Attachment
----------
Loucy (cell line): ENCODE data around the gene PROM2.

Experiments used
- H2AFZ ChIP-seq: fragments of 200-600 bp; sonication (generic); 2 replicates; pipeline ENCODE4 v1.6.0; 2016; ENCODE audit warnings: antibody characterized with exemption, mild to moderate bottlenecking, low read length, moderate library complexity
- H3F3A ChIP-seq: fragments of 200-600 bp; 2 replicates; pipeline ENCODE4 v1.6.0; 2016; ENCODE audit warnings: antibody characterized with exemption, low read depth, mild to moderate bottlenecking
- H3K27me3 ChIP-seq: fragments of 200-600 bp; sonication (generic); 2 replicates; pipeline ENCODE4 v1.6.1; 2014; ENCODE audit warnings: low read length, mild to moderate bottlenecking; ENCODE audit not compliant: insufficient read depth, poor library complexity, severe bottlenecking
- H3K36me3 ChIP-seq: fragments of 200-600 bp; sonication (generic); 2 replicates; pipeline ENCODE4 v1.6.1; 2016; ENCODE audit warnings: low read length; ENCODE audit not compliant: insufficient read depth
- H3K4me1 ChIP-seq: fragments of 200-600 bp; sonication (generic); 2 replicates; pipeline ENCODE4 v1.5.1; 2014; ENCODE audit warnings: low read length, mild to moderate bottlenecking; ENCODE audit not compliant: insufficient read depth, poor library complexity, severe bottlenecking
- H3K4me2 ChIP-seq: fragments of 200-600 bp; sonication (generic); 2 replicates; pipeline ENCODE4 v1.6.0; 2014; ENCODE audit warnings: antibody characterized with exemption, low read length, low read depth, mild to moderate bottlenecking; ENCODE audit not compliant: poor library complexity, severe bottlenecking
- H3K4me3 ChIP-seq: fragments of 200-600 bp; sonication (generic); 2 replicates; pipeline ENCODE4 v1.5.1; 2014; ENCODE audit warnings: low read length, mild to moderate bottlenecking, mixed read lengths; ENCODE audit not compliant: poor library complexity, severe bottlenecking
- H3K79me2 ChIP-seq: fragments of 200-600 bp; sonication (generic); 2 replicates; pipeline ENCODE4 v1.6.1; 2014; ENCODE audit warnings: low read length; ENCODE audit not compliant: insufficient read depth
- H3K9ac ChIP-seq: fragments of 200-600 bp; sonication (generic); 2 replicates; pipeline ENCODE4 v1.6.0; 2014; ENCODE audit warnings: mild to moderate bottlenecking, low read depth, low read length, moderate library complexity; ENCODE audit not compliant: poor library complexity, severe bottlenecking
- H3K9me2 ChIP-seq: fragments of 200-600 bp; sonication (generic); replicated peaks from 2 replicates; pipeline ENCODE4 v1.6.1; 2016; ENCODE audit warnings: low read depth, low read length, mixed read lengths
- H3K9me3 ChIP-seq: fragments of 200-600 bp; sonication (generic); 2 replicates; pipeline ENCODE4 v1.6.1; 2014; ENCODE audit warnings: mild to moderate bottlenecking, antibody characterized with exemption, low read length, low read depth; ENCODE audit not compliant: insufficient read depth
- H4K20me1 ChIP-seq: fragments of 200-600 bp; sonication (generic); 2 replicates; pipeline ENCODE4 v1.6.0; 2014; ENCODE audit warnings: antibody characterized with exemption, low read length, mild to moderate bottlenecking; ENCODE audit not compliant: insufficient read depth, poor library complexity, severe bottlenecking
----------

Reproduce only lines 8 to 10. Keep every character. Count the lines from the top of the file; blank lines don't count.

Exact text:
- H3K4me2 ChIP-seq: fragments of 200-600 bp; sonication (generic); 2 replicates; pipeline ENCODE4 v1.6.0; 2014; ENCODE audit warnings: antibody characterized with exemption, low read length, low read depth, mild to moderate bottlenecking; ENCODE audit not compliant: poor library complexity, severe bottlenecking
- H3K4me3 ChIP-seq: fragments of 200-600 bp; sonication (generic); 2 replicates; pipeline ENCODE4 v1.5.1; 2014; ENCODE audit warnings: low read length, mild to moderate bottlenecking, mixed read lengths; ENCODE audit not compliant: poor library complexity, severe bottlenecking
- H3K79me2 ChIP-seq: fragments of 200-600 bp; sonication (generic); 2 replicates; pipeline ENCODE4 v1.6.1; 2014; ENCODE audit warnings: low read length; ENCODE audit not compliant: insufficient read depth